Another big change came with the retirement of Tougaloo President Beittel in 1964. According to Harold Pfautz, who had been named Director of the Exchange Program, the College was at a crossroad: “…[S]hould Tougaloo emphasize primarily its … image in the black community and encourage active involvement of its students in the Civil Rights movement or should it eschew such a major thrust and emphasize the development of a first-rate liberal arts and sciences curriculum and faculty with a view to maximizing the ability of Tougaloo graduates to take advantage of the increasing occupational opportunities as well as to compete successfully for entrance into professional and graduate schools?” (“Draft--History of the Brown-Tougaloo Cooperative Program” p. 20-21; Box 3, folders 1 and 2) Dr. Beittel was seen as a civil rights activist and, as such, a possible impediment to outside funding for institutional development, and his resignation was formally requested by the Tougaloo Board of Directors. Whether the Board acted at another’s behest remains unconfirmed, but Brown President Barnaby Keeney, the Ford Foundation and Mississippi’s State Sovereignty Commission have all been considered agents of this change.

Some press reports reflected the complex uneasiness that greeted the announcement of the exchange program. The New York Herald Tribune headline read: “Brown U. Adopts Southern Academic Waif” (18 May 1964) and proceeded to describe the relationship as “an evolutionary fulfillment for the college founded 200 years ago by John Nicholas Brown [sic] with money he and other contributors had earned—much of it from the slaves, sugar and rum ‘Triangle Trade.’” Other news outlets maintained this demeaning slant by often referring to Tougaloo in their headlines not by name but as a “small” or “tiny Negro college” under the wing of its “Big Brother” Brown University.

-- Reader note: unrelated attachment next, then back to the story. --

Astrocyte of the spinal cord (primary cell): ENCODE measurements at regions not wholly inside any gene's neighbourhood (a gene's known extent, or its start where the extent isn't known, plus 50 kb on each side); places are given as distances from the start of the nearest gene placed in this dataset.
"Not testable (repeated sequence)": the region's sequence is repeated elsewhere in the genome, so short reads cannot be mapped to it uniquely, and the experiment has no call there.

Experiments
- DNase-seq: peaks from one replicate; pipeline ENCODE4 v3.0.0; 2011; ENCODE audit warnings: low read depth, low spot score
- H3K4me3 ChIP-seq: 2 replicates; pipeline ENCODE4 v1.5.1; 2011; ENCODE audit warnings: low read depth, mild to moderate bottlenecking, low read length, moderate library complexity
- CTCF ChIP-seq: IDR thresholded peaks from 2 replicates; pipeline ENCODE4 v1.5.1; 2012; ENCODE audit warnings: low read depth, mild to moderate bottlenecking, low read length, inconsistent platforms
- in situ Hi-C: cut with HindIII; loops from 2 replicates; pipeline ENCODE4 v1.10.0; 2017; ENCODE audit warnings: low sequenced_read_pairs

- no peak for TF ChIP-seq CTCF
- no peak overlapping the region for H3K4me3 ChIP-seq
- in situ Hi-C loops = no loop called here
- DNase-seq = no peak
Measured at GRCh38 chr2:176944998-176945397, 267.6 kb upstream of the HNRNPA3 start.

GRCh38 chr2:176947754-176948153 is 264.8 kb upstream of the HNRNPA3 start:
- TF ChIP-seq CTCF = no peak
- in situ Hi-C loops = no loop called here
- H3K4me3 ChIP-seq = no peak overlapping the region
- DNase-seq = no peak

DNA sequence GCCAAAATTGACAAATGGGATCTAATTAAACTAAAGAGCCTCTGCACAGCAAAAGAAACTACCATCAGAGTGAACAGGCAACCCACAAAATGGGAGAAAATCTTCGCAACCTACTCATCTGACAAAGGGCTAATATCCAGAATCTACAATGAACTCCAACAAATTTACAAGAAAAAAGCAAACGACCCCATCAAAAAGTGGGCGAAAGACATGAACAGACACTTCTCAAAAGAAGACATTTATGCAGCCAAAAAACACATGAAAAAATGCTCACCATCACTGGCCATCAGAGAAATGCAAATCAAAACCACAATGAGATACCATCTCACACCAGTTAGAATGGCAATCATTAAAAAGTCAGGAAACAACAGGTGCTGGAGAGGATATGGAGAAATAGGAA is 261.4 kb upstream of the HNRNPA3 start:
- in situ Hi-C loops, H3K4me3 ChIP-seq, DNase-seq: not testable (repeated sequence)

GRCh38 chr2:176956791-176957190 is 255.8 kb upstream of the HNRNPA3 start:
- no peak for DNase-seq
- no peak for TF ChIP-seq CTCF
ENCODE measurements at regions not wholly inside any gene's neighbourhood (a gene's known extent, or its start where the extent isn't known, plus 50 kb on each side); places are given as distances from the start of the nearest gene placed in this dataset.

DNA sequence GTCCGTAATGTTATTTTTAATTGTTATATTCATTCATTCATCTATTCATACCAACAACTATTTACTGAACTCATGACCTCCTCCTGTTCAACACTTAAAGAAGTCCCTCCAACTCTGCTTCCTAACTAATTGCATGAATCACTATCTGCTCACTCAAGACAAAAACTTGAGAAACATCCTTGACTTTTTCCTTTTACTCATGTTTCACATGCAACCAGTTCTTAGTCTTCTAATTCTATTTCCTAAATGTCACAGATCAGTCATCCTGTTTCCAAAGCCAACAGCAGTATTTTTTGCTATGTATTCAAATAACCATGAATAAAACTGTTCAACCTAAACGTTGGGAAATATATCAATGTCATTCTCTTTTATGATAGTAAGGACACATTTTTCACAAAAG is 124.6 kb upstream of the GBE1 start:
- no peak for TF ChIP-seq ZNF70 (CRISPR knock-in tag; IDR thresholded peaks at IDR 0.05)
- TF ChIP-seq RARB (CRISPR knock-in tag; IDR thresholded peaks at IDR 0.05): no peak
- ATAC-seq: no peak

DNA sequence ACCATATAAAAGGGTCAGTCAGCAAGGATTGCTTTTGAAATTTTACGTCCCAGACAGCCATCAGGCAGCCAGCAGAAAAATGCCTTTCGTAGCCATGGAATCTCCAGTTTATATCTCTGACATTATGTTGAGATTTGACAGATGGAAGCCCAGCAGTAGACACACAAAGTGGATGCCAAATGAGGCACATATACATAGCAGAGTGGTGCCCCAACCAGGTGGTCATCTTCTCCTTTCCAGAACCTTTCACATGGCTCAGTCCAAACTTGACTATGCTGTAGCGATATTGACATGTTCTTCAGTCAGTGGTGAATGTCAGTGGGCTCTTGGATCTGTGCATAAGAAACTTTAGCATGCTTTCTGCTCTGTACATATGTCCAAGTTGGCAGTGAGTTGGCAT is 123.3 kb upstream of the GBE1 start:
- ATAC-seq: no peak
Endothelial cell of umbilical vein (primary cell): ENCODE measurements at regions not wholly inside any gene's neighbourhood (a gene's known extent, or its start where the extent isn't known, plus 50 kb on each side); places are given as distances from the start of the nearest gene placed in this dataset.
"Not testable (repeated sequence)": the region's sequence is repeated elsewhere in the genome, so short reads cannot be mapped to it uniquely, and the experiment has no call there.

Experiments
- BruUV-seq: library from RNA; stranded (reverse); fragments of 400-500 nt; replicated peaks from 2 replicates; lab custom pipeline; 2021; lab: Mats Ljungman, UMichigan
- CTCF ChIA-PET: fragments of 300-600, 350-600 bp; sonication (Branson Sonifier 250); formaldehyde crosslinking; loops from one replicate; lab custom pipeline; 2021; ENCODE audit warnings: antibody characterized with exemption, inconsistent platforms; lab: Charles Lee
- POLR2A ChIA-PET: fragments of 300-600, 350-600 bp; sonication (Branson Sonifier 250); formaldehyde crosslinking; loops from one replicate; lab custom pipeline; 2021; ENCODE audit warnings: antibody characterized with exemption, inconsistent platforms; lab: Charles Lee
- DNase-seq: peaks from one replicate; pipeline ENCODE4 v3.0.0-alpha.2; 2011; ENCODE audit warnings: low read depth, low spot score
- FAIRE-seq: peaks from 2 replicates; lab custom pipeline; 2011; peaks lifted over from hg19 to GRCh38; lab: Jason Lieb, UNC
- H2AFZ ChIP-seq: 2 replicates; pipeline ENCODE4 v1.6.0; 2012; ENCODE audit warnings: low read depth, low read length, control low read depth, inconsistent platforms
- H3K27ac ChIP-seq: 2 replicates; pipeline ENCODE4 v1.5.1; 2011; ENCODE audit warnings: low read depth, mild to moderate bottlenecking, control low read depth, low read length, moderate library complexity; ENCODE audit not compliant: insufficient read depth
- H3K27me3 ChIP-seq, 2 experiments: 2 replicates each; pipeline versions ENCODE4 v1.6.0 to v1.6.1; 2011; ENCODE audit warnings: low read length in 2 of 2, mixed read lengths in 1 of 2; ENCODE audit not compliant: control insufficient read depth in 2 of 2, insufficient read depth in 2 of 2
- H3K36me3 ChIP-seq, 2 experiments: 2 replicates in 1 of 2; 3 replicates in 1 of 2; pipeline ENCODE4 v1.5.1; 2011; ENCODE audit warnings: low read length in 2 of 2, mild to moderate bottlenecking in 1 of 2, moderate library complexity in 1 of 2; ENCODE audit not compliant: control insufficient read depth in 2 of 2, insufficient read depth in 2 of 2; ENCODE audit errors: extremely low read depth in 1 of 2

A controversial facet of the Exchange Program was the Brown-Tougaloo Language Project (1965-1969) whose purpose was to “emphasize the positive factors of standard dialect acquisition and language enrichment” (Final report, p. 3; Box 19, folders 1 through 5). Developed by faculty at both colleges and funded by the Rockefeller Foundation, the Project aimed to teach speakers of the local “nonstandard dialect” a second dialect that would serve to improve their professional and educational prospects. Again, the national press reflected a general ambivalence toward the effort through headlines such as the New York Herald Tribune’s: “English as a Foreign Tongue in South” (5 Apr. 1965; Box 5, folder 6). The Project was hampered by administrative and evaluation difficulties and its instructional package was used by only one other school, Southern University. When W. Nelson Francis, Project Director and Brown professor of linguistics, wrote his final report to the Rockefeller Foundation in July 1970, the Project had effectively ended.

The Brown-Tougaloo Exchange was suspended from 1973 until 1980 and is currently known as the Brown University-Tougaloo College Partnership.